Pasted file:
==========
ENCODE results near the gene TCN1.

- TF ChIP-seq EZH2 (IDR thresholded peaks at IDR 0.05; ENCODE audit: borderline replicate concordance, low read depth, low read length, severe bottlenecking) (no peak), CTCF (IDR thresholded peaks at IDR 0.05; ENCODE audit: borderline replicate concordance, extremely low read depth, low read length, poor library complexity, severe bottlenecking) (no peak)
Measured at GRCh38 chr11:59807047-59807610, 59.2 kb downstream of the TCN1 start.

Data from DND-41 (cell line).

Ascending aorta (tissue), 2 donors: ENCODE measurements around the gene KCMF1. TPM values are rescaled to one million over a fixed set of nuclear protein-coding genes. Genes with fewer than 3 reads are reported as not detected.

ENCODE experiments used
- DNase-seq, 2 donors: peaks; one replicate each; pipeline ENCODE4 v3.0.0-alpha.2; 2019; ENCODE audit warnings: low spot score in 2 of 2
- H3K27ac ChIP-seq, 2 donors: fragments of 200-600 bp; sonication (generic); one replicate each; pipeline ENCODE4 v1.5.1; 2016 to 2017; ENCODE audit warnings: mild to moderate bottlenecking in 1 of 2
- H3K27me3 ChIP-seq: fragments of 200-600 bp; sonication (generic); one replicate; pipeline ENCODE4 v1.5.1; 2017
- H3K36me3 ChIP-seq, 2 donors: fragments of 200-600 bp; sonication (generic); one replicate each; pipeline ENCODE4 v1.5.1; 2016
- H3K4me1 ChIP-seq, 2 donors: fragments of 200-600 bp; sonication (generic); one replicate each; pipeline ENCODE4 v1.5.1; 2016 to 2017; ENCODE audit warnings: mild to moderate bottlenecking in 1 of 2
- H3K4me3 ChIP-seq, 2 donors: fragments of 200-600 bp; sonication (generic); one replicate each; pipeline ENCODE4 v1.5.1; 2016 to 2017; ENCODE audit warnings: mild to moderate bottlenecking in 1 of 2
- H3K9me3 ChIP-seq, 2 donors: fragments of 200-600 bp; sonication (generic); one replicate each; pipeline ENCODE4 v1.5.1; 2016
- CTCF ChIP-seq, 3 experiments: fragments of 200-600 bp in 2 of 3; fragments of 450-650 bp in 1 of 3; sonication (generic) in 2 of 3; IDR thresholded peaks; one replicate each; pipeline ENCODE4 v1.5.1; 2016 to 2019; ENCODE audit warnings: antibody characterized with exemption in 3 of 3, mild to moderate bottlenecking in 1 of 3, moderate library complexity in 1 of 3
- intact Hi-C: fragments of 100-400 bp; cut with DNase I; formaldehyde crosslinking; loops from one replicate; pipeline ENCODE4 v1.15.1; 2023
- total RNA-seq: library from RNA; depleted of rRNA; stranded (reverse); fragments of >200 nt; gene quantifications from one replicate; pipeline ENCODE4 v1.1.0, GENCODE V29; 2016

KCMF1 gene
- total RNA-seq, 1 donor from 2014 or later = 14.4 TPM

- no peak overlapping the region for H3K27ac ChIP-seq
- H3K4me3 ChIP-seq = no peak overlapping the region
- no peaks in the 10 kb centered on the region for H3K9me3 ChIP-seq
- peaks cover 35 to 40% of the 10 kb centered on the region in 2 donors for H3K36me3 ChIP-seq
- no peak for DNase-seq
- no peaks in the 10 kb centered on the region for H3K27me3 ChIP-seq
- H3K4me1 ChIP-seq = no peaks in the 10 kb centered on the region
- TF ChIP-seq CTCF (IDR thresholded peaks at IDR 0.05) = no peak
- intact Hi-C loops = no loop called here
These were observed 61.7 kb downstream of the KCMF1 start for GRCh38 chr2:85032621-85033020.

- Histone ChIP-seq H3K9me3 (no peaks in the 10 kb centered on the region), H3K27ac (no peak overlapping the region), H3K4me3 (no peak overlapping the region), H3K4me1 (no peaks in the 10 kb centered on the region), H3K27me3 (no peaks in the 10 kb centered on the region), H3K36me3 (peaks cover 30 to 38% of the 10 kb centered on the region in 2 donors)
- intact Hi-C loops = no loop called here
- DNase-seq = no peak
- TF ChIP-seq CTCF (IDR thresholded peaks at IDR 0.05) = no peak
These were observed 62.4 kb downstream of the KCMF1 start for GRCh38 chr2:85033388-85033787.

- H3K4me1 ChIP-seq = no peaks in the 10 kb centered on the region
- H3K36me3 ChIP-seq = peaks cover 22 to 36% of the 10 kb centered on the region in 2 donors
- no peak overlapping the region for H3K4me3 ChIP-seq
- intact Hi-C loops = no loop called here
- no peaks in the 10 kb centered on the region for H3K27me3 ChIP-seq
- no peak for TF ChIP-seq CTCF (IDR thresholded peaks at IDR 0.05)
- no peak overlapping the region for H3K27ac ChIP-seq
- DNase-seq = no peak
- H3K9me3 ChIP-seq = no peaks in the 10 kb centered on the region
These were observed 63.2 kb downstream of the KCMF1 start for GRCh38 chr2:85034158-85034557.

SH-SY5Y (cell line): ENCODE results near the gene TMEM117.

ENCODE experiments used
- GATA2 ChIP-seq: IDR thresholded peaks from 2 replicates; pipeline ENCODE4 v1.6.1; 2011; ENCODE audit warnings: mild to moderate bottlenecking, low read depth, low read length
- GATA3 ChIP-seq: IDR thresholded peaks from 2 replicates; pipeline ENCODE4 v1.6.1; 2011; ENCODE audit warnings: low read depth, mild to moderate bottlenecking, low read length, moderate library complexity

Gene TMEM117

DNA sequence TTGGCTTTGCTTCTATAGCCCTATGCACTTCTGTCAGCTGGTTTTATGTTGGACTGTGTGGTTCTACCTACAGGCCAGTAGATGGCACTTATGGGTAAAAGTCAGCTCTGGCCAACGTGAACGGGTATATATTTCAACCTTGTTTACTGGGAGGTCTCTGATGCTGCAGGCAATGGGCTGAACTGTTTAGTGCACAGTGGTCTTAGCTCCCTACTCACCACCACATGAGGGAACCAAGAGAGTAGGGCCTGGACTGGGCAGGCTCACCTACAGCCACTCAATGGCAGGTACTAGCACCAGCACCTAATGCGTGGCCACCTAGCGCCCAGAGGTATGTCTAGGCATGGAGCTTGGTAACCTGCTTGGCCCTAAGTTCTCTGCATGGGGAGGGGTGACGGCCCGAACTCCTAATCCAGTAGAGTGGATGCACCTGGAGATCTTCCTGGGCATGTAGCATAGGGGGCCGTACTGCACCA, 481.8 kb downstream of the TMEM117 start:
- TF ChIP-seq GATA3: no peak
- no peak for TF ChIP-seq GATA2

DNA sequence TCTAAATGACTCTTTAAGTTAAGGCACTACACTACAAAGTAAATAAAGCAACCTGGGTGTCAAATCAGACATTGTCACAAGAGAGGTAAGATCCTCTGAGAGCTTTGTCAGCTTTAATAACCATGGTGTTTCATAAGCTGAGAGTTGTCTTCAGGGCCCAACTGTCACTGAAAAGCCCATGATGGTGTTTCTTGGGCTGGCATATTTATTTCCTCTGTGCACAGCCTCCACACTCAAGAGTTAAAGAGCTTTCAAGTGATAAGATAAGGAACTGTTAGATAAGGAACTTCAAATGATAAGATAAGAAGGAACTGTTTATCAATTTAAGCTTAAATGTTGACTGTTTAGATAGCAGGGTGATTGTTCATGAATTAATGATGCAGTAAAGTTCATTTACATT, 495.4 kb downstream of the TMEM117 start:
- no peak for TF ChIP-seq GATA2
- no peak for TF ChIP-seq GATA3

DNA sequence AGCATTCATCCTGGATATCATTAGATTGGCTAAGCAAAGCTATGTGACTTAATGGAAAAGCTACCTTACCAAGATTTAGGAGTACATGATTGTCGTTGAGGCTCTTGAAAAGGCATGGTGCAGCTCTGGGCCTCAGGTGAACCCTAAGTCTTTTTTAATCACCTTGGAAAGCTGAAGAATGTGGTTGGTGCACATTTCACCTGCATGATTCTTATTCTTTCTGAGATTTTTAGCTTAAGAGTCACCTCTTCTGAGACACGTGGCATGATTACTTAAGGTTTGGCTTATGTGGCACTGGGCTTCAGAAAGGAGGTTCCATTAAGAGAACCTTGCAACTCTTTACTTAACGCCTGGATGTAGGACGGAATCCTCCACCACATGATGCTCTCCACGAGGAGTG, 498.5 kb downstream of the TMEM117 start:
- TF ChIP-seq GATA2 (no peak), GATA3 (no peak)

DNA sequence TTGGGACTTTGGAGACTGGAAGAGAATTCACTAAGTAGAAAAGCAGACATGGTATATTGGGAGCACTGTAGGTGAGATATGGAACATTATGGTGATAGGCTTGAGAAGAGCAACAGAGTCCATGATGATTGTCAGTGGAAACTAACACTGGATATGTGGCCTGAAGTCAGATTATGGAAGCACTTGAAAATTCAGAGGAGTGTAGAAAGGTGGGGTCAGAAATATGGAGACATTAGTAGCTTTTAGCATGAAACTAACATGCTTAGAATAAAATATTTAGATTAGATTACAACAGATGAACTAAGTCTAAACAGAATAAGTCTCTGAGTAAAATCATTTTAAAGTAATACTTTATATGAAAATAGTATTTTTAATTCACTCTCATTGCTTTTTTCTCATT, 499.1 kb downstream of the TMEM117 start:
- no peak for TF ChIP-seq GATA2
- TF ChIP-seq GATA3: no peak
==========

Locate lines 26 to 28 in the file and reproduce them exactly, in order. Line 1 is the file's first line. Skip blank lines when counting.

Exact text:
- TF ChIP-seq CTCF (IDR thresholded peaks at IDR 0.05) = no peak
- intact Hi-C loops = no loop called here
These were observed 61.7 kb downstream of the KCMF1 start for GRCh38 chr2:85032621-85033020.